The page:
With six months left until the first of the accessibility regulations’ deadlines, I’ve been thinking about how different publishing models could affect UK universities’ preparations and ambitions for accessible web content. In this post, I cover the facts of the regulations, the risks of decentralised publishing, content debt and an idea for a transformative approach to accessible content.
The Public Sector Bodies (Websites and Mobile Applications) Accessibility Regulations 2018 came into force on 23 September 2018. The regulations transpose the EU Directive on the accessibility of the websites and mobile applications of public sector bodies into UK law.
UK universities must ensure that their websites and apps meet level AA of the WCAG (Web Content Accessibility Guidelines) 2.1 to comply with the regulations.
Deadlines for meeting WCAG 2.1 are:
- new sites launched after 23 September 2018 have until 23 September 2019
- existing websites must comply from 23 September 2020
- apps must comply from 23 June 2021
There are exemptions for certain types of organisations. Also, exemptions and different deadlines apply to particular content types, such as intranets, archives and pre-recorded media published before 23 September 2020.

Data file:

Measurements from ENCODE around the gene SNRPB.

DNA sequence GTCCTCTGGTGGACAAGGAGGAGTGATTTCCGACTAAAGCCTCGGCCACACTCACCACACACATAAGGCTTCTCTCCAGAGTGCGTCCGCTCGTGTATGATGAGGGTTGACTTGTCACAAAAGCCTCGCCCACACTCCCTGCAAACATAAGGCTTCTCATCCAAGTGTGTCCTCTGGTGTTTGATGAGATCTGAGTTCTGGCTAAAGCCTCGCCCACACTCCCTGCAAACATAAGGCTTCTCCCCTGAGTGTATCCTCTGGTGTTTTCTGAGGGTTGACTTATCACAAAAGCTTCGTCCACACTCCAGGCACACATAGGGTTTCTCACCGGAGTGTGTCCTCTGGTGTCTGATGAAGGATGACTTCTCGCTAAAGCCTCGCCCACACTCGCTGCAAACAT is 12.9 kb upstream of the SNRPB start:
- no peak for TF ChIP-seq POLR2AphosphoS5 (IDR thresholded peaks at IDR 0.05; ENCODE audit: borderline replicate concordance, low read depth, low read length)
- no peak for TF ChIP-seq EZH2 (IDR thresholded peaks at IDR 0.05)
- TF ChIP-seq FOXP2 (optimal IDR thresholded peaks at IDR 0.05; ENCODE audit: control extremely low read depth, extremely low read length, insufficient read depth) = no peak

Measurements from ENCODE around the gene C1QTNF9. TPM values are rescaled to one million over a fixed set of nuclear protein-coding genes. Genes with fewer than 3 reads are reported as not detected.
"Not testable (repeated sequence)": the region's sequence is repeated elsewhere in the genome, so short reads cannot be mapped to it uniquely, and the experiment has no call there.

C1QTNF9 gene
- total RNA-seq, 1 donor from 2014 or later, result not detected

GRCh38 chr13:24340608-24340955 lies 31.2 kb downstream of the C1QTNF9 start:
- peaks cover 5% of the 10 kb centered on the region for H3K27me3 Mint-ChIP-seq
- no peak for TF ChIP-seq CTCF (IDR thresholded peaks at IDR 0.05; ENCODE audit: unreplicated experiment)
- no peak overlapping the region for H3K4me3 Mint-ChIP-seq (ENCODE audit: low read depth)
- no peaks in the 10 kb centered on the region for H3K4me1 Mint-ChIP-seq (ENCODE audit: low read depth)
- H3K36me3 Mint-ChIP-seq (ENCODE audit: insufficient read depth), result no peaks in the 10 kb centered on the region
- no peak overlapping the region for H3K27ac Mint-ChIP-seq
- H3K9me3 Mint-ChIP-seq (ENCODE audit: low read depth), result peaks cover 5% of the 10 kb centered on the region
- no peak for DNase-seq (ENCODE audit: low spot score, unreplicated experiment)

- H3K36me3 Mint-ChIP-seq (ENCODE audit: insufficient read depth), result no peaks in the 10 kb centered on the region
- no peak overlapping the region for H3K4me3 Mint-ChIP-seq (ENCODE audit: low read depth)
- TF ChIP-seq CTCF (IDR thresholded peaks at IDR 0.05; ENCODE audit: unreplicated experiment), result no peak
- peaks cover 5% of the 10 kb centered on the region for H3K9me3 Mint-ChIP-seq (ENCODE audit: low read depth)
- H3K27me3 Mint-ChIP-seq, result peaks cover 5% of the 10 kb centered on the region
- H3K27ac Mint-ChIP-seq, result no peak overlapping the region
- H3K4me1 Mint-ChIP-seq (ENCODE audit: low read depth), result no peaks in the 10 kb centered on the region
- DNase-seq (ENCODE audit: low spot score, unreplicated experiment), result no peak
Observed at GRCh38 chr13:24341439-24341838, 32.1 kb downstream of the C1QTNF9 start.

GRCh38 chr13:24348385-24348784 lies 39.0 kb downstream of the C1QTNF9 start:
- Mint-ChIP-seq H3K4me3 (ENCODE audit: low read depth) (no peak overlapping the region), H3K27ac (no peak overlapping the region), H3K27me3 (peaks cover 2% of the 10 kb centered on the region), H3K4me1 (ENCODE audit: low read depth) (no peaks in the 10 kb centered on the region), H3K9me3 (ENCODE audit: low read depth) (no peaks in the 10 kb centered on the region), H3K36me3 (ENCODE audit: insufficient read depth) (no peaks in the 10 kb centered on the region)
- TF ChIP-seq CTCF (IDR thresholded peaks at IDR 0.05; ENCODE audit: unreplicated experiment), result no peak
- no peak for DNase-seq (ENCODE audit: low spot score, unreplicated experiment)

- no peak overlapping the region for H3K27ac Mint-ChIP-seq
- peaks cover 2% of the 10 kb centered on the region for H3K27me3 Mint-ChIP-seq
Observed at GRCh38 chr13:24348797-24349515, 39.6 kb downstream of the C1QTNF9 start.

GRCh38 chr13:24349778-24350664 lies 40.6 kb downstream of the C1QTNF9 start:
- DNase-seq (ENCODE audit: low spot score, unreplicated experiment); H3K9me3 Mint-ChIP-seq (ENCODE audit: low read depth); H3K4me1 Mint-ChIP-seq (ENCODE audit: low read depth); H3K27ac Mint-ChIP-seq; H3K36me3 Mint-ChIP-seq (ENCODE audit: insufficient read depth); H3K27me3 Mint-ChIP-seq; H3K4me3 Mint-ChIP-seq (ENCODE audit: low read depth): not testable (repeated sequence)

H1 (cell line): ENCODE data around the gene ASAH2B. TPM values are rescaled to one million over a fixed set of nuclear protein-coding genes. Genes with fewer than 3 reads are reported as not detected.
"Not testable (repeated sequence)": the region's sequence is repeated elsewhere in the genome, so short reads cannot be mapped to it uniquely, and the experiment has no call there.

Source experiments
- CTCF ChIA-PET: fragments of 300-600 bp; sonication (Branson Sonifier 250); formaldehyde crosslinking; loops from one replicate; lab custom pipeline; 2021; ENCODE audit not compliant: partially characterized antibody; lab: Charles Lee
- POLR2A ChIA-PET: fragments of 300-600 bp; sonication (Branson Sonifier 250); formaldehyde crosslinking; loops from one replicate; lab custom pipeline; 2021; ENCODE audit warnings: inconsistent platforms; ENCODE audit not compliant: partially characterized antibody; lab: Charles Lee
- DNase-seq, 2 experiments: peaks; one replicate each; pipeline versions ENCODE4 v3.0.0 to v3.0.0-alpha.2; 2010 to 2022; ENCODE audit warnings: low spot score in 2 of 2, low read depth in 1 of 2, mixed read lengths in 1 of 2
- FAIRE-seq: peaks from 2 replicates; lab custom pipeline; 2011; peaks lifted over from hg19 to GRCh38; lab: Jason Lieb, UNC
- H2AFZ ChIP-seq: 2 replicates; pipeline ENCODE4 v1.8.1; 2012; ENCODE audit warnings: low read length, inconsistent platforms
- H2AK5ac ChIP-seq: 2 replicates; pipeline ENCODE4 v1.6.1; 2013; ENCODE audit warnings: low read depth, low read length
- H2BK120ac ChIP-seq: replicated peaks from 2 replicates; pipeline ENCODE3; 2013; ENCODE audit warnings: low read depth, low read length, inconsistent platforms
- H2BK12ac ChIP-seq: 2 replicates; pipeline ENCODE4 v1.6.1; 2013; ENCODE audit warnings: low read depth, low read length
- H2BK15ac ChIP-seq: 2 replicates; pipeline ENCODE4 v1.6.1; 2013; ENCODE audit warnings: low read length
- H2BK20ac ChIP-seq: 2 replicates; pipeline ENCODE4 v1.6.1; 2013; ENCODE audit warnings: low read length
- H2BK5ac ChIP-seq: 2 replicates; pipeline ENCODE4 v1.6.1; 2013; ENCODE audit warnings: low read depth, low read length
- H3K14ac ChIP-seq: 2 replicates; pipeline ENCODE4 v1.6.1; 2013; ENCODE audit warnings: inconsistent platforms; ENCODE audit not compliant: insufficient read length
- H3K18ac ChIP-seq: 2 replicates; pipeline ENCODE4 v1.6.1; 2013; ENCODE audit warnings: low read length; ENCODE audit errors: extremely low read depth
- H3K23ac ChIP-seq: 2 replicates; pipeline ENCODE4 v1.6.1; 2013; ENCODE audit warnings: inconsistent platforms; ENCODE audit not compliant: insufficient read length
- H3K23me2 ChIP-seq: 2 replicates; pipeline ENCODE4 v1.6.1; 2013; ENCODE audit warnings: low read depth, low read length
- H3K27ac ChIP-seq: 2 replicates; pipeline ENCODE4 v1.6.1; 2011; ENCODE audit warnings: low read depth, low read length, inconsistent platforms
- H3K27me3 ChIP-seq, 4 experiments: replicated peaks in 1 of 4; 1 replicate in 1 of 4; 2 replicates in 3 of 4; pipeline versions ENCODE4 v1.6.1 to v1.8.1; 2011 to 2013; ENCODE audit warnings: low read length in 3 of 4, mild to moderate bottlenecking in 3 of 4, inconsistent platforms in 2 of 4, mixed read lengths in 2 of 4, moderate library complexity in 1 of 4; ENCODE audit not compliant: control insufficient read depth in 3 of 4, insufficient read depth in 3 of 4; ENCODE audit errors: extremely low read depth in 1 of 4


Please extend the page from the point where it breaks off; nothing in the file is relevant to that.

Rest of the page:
Practically, universities need to:
- ensure that new content meets the WCAG standards
- prioritise existing content for review and, if necessary, update it
- plan how to assure that future content is accessible
Legislation prompts action
I’m pleased that accessible web content is a legal requirement in the UK. When the Equality Act 2010 came into force, which prohibited discrimination in access to ‘services’ (goods, services and facilities), attitudes to the usability of UK public sector websites improved.
Obligations for universities to comply with consumer protection law introduced in 2015 significantly improved the quality of web content for prospective undergraduate students, such as course descriptions.
I’m hopeful that the accessibility regulations will generate a similar step change in accessibility of university websites. The shift from best practice (optional) to a legal requirement (a risk of being sued), should push inclusive design to a more senior level of university decision-making.
Risks of decentralised publishing
Those universities with a decentralised publishing model may find it hardest to meet the regulations. I’m curious to see whether universities move away from this model towards a central, specialised team of content experts.